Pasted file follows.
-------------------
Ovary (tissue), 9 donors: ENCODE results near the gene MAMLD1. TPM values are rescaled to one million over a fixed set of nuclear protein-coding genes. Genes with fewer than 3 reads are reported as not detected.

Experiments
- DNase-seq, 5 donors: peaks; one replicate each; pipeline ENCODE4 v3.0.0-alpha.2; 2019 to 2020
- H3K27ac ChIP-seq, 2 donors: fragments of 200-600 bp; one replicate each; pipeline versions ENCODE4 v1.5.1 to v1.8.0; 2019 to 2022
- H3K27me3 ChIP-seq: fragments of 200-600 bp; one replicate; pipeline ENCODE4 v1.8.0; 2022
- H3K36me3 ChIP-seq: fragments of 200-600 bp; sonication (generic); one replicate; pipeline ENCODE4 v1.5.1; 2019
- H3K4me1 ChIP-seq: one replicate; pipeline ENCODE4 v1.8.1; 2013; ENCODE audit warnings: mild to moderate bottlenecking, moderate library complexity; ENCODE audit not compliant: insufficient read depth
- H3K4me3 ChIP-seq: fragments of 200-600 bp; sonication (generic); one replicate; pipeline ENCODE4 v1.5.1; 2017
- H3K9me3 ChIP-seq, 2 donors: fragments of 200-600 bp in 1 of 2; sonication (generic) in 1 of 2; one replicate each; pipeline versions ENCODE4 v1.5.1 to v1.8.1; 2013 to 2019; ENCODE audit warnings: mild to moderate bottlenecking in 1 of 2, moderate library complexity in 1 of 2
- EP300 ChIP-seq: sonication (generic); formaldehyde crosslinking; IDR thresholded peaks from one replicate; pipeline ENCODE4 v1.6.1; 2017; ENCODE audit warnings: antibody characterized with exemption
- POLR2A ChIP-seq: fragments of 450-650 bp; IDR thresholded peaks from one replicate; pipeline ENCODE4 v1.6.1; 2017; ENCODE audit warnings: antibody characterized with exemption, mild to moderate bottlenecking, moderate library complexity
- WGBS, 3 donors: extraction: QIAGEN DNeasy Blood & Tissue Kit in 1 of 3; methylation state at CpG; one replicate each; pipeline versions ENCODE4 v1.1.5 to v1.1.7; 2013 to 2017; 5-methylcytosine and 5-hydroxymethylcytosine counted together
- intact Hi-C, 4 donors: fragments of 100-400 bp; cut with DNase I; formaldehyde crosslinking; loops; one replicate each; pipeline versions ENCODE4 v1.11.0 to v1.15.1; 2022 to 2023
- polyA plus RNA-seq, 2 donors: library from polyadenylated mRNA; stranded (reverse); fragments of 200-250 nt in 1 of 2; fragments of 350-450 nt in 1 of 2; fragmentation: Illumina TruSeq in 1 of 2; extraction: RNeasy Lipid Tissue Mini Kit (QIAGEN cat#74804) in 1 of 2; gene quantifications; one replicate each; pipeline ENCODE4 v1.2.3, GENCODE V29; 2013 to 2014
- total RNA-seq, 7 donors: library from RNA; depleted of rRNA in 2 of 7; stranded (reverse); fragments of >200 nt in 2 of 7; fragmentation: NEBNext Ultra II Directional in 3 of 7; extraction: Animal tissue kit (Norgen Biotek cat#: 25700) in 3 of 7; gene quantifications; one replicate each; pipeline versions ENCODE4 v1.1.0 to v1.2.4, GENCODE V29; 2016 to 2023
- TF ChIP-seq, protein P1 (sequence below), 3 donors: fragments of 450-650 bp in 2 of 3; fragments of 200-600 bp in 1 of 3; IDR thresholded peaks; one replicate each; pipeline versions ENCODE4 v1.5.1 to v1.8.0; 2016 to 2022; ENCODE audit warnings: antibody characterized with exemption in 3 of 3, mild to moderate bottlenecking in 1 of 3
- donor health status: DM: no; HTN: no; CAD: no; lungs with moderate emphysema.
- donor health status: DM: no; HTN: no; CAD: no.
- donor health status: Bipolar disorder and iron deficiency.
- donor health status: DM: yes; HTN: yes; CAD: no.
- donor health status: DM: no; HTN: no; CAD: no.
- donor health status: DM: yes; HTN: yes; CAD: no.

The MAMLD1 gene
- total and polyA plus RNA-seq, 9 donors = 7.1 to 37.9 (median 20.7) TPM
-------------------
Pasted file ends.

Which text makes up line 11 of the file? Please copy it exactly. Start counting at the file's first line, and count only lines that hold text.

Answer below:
- POLR2A ChIP-seq: fragments of 450-650 bp; IDR thresholded peaks from one replicate; pipeline ENCODE4 v1.6.1; 2017; ENCODE audit warnings: antibody characterized with exemption, mild to moderate bottlenecking, moderate library complexity